And so, the canonized saints of the Church are those who have ended their lives in a state of grace, who have stood the test of time, and have, by their keen attention to God, prompted miraculous events. We honor them because we all need heroes, in every age, and whether the saint died in 699 A.D. or 2000 A.D., they are there for us to gaze upon if we wish so that we might be more empowered to take up the call of holiness, too.
I’m immersed right now in the book, My Cousin The Saint. It’s written by Justin Catanoso, an Italian-American who rediscovers his childhood faith through discovering one of his father’s cousins is in line to be canonized by Pope John Paul II. It’s a remarkable book detailing the life of the Italian saint Gaetano Catanoso, who died in 1963 and was among the last batch of saints whose canonization was set in motion by JPII.
The author describes one of the miracles that contributed to the eventual canonization. It occurred just an hour or so following Gaetano’s death, when Sister Paolina Ligato began praying to him at his bedside. The nun had spent half her life suffering from the crippling symptoms of acute bronchial asthma, which had severely inhibited her work as a kindergarten teacher. Many moments of her days ended in her coughing and gasping for air. She’d asked Padre Gaetano to cure her many times; instead, he would simply bless her and say, “Suffer and offer, dear sister, suffer and offer.”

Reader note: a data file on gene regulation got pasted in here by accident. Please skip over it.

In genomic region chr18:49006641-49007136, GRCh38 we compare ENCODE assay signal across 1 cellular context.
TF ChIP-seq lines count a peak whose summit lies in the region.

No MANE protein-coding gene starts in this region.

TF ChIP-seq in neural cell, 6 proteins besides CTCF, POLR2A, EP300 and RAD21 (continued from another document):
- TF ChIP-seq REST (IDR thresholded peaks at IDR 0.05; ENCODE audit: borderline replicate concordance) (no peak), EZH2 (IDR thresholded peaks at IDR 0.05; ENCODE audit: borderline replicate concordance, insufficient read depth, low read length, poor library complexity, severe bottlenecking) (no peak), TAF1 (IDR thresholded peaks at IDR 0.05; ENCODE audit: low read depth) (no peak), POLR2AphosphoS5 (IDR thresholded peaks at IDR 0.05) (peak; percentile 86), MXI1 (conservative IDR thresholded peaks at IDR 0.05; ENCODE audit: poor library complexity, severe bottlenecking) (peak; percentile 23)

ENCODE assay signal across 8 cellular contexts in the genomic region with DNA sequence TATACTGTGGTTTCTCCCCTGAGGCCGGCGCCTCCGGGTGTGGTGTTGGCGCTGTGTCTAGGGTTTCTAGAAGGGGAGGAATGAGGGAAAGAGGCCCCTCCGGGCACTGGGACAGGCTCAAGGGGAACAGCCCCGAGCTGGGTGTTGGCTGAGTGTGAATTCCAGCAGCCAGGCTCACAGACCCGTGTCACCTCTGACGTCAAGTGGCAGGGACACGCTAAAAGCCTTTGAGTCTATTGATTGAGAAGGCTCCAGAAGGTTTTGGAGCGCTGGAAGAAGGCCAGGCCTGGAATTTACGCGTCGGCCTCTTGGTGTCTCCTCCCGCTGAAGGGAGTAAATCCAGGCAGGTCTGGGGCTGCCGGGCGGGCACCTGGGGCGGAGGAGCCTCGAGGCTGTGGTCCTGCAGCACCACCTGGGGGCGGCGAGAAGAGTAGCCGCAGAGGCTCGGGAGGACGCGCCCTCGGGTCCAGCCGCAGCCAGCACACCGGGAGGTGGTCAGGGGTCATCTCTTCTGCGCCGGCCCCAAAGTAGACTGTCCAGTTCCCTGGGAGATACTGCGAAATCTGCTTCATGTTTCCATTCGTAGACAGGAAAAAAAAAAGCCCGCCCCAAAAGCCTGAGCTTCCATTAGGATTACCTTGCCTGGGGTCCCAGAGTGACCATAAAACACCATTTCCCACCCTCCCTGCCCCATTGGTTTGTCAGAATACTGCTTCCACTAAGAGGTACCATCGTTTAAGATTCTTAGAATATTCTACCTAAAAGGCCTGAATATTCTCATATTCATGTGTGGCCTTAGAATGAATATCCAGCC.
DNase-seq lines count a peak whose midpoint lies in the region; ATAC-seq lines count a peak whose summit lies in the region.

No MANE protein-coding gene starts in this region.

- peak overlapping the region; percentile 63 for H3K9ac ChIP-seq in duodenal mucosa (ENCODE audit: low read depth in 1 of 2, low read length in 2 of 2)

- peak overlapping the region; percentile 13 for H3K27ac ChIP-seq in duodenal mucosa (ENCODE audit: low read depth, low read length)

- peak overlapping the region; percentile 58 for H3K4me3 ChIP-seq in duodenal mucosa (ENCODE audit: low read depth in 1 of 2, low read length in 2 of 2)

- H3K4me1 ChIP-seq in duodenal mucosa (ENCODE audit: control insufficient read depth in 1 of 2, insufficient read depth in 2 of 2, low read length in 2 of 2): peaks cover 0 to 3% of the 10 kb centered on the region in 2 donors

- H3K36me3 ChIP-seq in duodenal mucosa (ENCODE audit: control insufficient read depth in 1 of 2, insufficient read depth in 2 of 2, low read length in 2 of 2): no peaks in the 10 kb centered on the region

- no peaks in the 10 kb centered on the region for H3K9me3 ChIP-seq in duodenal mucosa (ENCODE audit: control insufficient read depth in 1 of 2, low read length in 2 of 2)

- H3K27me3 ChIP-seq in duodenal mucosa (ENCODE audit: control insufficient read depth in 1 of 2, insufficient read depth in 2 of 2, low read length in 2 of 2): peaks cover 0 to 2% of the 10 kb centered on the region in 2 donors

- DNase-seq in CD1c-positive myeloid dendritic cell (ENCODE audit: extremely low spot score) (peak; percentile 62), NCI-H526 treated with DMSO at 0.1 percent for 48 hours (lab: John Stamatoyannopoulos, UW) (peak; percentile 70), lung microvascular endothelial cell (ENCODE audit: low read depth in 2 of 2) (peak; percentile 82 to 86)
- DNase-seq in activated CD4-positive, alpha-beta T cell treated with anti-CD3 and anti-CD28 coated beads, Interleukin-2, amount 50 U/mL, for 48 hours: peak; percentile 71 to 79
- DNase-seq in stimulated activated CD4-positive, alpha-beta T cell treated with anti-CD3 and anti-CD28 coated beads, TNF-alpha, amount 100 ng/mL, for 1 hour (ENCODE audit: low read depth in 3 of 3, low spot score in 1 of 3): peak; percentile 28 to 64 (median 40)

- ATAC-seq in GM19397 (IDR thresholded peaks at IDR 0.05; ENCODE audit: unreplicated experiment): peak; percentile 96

And so, for more than 20 years, she listened. But on the day of his death, she prayed again, asking for a miracle, believing he might have even more power to help her in death than he had in life. Moments later, she felt what she described as a warm shiver pass through her body. She rose and leaned over to kiss the priest’s hand then went to bed, and when she awoke several hours later, she felt another strange sensation – the ability to breathe deeply without fighting the urge to cough – a sensation she recognized from years before. She took another deep breath – again, no problem, for the first time in many years. From then on, she breathed easily and painlessly. Doctors deemed it a miracle, and after careful study of her case, this miraculous recovery was added to evidence being collected in favor of Padre Gaetano’s canonization.